Tonal balance is at least as good as before with additional reductions in any residual harshness when I turn up the playback SPL. It is not as though the highs are reduced in level compared to what they were before. The tonal balance seems similar. However, the lack of bouncing sound seems to clarify and clean up the upper range in such a way as to make the treble generally more natural sounding, more a part of the instrumental sound, not tacked on as a separate element. The treble is both cleaner and more filigreed. There is more stick sound with struck cymbals and the cymbal shimmer is both airier and cleaner, with less of that dreaded "escaping steam from a valve"/hissy sound.

The imaging and staging remain utterly consistent and stable regardless of playback volume, with no tendency to smear a bit as levels get high as there usually is without absorptive room treatment. There are now considerably greater differences in the spatial presentation from track to track and disc to disc than was present with all-dispersive room treatment. In my book, that's a good thing—a very good thing—if one is aiming to reproduce what is actually on the recording, instead of moving all recorded material a bit to the more "user friendly" side. Recordings where the space is handled poorly—e.g., a lot of mono recordings and ping-pong stereo recordings—sound poorer now, but good/great ones sound stunningly better now.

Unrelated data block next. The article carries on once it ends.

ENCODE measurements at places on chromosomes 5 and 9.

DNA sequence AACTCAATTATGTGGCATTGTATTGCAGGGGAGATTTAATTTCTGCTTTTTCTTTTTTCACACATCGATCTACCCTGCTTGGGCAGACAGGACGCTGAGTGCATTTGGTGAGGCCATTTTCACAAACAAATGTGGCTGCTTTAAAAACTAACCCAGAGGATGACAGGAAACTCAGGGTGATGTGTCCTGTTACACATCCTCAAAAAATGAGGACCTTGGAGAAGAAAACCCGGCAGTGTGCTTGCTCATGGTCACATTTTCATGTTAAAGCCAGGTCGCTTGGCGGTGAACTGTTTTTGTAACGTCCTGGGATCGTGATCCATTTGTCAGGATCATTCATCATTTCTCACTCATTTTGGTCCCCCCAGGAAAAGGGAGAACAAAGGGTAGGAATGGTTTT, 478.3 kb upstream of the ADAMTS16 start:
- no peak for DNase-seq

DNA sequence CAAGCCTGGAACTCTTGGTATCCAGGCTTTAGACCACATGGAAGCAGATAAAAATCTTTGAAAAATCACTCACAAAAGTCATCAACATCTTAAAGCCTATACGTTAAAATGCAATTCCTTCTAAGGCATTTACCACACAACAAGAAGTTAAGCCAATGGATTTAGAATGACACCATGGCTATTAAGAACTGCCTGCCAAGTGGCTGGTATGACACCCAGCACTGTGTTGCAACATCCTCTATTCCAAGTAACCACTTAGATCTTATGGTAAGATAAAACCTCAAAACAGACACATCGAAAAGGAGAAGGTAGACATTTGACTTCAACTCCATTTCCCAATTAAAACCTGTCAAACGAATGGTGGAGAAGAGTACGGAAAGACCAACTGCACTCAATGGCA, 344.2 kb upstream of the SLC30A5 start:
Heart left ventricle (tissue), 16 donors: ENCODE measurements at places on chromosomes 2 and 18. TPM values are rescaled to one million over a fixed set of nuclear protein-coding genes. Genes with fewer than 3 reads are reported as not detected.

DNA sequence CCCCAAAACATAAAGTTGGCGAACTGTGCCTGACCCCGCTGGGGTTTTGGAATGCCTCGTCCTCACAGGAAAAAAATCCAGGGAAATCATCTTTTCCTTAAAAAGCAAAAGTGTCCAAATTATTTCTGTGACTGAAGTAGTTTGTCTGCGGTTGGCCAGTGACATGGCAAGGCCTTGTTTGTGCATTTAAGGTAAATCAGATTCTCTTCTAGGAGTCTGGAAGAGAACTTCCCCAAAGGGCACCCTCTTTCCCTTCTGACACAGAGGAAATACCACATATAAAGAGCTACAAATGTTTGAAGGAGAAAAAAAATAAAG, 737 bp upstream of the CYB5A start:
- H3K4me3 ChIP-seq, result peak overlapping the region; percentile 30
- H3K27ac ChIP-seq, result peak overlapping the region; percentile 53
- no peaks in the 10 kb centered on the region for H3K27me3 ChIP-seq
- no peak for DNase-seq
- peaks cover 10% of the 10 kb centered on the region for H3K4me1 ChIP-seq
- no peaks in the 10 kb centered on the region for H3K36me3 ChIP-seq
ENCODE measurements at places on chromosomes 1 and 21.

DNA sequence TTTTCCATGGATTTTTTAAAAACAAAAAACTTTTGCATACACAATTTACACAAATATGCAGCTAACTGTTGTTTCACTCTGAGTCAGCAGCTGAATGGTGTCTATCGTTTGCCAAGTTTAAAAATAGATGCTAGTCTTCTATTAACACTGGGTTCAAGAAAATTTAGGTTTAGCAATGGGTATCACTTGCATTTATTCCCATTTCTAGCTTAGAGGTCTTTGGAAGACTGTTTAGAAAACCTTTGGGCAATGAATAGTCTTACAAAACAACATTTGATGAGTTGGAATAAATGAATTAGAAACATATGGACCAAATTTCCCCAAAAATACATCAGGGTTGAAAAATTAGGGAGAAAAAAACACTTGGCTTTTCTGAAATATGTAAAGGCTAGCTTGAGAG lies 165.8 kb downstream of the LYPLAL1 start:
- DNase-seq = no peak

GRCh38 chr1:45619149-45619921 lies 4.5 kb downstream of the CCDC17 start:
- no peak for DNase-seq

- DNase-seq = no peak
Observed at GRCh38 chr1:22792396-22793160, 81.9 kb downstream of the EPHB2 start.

Some practical considerations: Like the diffusers, this 4-inch-thick foam is quite stiff enough to stand up on its own, even when stacked vertically or horizontally for an 8-foot-tall array, and thus, at least in my one-person listening room with no pets and no kids allowed, it doesn't have to be physically attached to the walls. That makes changing position of the foam so much easier.

My old Sonex foam panels, even in the stiffest four-inch-thick female wedge pattern, were never quite stiff enough to easily stand on end unless leaned against a wall and not stacked. Thus the need for stapling Sonex to the walls.

The polystyrene diffusion panels were quite light in weight—about two pounds each—especially compared to diffusers made from wood slats. This Alphasorb Flat Foam is much lighter yet, probably no more than half a pound per panel. In this respect it is much lighter than Sonex foam.